Health Insurers' Profits Slide

Reuters - Business Video Online (July 30, 2014) Obamacare-related costs were said to be behind the profit plunge at Wellpoint and Humana, but Wellpoint sees the new exchanges boosting its earnings for the full year. Fred Katayama reports. Video provided by Reuters
Powered by NewsLook.com
Concern Grows Over Worsening Ebola Crisis

Concern Grows Over Worsening Ebola Crisis

AFP (July 30, 2014) Pan-African airline ASKY has suspended all flights to and from the capitals of Liberia and Sierra Leone amid the worsening Ebola health crisis, which has so far caused 672 deaths in Guinea, Liberia and Sierra Leone. Duration: 00:43 Video provided by AFP
Powered by NewsLook.com
At Least 20 Chikungunya Cases in New Jersey

At Least 20 Chikungunya Cases in New Jersey

AP (July 30, 2014) At least 20 New Jersey residents have tested positive for chikungunya, a mosquito-borne virus that has spread through the Caribbean. (July 30) Video provided by AP
Powered by NewsLook.com
Xtreme Eating: Your Daily Caloric Intake All On One Plate

Xtreme Eating: Your Daily Caloric Intake All On One Plate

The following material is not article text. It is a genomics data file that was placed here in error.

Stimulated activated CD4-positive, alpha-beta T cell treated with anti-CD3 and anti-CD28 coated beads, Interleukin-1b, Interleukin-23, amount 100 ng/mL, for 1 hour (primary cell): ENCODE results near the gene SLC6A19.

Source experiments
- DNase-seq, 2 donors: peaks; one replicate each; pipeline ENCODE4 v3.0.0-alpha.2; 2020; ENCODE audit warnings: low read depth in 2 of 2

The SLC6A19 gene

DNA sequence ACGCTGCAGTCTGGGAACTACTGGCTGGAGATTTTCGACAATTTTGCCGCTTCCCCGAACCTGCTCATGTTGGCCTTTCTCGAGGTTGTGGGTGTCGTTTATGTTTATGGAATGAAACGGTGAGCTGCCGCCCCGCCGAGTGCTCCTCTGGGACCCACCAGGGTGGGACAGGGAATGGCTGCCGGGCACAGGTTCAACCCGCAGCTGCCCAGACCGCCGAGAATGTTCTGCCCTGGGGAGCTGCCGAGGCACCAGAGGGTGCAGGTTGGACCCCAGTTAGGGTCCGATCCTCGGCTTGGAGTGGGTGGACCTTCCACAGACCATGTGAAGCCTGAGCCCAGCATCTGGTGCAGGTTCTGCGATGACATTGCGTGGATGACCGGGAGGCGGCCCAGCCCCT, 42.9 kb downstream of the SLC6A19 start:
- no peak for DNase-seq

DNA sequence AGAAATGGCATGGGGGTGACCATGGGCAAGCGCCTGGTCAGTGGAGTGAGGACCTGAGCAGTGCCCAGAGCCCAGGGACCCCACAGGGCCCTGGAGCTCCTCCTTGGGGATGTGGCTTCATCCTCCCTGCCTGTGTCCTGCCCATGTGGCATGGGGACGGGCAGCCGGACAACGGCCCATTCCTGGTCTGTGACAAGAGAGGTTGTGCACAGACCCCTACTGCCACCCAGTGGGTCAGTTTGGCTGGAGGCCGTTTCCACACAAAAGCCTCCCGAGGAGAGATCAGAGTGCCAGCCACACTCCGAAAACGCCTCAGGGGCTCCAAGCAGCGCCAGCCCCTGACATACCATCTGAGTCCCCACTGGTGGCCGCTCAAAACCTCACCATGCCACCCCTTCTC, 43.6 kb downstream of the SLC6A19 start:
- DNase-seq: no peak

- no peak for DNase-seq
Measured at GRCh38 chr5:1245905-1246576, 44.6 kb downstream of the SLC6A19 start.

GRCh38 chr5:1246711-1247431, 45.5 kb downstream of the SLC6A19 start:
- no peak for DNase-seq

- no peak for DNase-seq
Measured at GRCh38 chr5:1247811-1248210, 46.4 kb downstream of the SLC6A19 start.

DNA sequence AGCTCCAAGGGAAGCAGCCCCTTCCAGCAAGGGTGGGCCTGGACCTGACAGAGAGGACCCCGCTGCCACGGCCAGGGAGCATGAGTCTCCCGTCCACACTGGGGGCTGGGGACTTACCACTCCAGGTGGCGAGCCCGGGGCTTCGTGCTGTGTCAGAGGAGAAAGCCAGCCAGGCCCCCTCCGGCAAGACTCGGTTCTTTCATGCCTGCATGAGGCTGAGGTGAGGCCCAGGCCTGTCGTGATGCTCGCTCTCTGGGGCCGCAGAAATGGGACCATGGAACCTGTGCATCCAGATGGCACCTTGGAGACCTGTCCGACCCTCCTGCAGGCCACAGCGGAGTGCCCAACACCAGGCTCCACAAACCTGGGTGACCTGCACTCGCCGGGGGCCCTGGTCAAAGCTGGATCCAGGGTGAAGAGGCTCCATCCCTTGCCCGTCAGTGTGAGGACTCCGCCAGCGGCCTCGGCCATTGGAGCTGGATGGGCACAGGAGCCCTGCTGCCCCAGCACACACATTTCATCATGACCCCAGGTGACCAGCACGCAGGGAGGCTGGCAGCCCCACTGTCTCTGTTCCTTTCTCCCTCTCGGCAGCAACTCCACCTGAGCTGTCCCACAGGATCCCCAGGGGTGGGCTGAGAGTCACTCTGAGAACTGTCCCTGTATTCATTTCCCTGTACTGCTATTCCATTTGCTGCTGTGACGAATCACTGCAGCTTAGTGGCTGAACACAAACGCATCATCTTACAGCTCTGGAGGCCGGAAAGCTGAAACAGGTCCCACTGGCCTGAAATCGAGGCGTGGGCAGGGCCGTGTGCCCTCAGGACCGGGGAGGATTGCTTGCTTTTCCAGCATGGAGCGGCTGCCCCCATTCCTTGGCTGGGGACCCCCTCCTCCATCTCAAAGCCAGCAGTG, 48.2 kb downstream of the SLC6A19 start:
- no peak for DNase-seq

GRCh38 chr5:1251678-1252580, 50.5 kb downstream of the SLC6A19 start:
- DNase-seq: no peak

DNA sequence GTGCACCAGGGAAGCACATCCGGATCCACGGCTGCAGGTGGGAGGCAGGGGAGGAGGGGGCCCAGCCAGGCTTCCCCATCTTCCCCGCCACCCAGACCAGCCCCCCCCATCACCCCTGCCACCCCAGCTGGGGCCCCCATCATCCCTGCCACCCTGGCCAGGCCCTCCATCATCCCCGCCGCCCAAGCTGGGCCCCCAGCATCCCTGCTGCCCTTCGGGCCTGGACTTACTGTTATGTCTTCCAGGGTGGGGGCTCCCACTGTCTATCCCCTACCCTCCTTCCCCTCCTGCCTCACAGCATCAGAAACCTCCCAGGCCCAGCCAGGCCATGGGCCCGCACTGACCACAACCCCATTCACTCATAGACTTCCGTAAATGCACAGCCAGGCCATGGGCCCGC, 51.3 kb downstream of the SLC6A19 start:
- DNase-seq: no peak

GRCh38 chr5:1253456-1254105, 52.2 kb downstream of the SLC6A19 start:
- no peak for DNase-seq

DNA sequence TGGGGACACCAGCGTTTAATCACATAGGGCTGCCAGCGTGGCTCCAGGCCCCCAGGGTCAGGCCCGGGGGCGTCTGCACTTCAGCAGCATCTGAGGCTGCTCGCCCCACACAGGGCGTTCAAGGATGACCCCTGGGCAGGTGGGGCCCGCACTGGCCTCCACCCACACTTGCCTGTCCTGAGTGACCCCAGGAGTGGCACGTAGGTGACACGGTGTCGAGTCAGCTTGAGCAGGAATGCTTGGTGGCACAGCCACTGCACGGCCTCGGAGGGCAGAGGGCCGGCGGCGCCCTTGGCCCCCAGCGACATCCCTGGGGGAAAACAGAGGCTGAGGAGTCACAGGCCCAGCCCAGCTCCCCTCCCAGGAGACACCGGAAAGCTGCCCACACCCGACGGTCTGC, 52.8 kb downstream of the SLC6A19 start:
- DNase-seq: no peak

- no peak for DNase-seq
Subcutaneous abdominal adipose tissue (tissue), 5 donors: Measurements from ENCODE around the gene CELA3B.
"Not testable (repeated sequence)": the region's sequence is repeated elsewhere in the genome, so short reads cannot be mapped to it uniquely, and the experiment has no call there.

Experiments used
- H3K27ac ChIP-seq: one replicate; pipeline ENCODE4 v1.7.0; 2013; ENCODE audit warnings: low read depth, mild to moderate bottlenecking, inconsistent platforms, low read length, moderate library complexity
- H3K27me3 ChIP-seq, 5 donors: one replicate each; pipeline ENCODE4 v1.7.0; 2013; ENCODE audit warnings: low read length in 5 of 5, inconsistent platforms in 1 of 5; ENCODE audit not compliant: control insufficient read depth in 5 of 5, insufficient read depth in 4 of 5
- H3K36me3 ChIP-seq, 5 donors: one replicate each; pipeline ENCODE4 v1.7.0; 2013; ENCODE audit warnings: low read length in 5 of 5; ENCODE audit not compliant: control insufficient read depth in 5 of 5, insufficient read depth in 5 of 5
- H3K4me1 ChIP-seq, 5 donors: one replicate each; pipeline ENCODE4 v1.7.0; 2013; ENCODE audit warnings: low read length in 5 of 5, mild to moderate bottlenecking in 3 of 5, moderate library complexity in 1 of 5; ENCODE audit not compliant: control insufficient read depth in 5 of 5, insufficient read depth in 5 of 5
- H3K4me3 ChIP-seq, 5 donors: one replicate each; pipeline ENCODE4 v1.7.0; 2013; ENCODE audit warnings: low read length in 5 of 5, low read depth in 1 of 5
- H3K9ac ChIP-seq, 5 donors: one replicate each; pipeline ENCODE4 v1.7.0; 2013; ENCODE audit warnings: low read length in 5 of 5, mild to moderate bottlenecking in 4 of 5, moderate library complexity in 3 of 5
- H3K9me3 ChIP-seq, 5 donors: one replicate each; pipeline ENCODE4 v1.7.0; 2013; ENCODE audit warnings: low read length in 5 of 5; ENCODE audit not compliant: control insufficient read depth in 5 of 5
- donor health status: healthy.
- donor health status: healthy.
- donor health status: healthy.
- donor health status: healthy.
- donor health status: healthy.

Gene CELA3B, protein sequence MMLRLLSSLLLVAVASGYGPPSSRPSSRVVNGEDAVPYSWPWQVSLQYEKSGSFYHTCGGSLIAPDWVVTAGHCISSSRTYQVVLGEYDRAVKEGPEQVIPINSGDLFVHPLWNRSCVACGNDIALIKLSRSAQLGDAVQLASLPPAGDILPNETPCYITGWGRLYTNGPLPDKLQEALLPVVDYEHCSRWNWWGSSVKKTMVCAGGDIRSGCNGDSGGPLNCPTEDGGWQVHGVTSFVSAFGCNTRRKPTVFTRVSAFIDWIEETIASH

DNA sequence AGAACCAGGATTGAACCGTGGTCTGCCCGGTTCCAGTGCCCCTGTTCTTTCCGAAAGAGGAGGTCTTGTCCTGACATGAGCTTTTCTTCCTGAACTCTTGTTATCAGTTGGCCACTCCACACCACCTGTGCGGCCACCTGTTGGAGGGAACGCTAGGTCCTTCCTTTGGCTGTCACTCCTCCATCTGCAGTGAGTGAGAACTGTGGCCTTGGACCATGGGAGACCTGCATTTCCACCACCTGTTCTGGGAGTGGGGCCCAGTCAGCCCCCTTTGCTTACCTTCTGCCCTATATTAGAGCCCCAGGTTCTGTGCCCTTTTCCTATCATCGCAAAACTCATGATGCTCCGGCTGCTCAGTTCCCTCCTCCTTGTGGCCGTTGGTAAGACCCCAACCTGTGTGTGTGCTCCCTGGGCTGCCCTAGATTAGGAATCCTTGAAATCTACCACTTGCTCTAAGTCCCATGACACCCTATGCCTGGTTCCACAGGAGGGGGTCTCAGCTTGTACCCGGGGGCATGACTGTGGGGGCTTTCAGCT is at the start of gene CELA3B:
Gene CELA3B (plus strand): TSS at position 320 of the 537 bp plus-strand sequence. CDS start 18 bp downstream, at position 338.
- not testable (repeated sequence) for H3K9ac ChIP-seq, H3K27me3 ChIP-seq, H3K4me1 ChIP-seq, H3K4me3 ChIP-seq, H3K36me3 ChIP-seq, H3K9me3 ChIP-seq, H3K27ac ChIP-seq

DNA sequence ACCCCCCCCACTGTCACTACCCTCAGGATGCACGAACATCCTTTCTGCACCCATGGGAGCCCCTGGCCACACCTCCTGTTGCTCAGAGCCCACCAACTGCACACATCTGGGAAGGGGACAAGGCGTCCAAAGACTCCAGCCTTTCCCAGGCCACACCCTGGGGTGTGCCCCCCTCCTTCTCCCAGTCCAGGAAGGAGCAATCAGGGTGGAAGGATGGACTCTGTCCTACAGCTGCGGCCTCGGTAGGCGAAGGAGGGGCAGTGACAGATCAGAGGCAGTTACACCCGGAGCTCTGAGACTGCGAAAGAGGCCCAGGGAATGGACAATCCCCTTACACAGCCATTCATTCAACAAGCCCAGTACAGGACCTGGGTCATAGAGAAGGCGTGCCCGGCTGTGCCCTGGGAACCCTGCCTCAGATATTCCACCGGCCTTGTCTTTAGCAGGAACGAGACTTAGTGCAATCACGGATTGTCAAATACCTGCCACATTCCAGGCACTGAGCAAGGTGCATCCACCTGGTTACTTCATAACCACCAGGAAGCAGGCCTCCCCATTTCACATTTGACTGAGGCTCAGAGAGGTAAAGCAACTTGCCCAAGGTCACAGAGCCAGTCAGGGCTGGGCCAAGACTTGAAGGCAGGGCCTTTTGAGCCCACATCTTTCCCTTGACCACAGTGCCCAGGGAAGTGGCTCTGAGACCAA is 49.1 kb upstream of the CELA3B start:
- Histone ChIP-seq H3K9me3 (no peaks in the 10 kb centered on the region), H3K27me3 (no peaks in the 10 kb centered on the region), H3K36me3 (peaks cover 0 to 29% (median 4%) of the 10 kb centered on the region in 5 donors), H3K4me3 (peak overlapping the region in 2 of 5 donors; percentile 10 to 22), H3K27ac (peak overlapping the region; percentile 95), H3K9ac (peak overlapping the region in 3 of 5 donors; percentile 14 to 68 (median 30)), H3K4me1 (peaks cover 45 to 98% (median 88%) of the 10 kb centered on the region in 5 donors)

Newsy (July 30, 2014) The Center for Science in the Public Interest released its 2014 list of single meals with whopping calorie counts. Video provided by Newsy
Powered by NewsLook.com

Search ScienceDaily

Number of stories in archives: 140,361

Find with keyword(s):
Enter a keyword or phrase to search ScienceDaily for related topics and research stories.

Save/Print:
Share:

Breaking News:
from the past week

In Other News

... from NewsDaily.com

Science News

Health News

    Environment News

    Technology News



    Save/Print:
    Share:

    Free Subscriptions


    Get the latest science news with ScienceDaily's free email newsletters, updated daily and weekly. Or view hourly updated newsfeeds in your RSS reader:

    Get Social & Mobile


    Keep up to date with the latest news from ScienceDaily via social networks and mobile apps:

    Have Feedback?


    Tell us what you think of ScienceDaily -- we welcome both positive and negative comments. Have any problems using the site? Questions?
    Mobile: iPhone Android Web
    Follow: Facebook Twitter Google+
    Subscribe: RSS Feeds Email Newsletters
    Latest Headlines Health & Medicine Mind & Brain Space & Time Matter & Energy Computers & Math Plants & Animals Earth & Climate Fossils & Ruins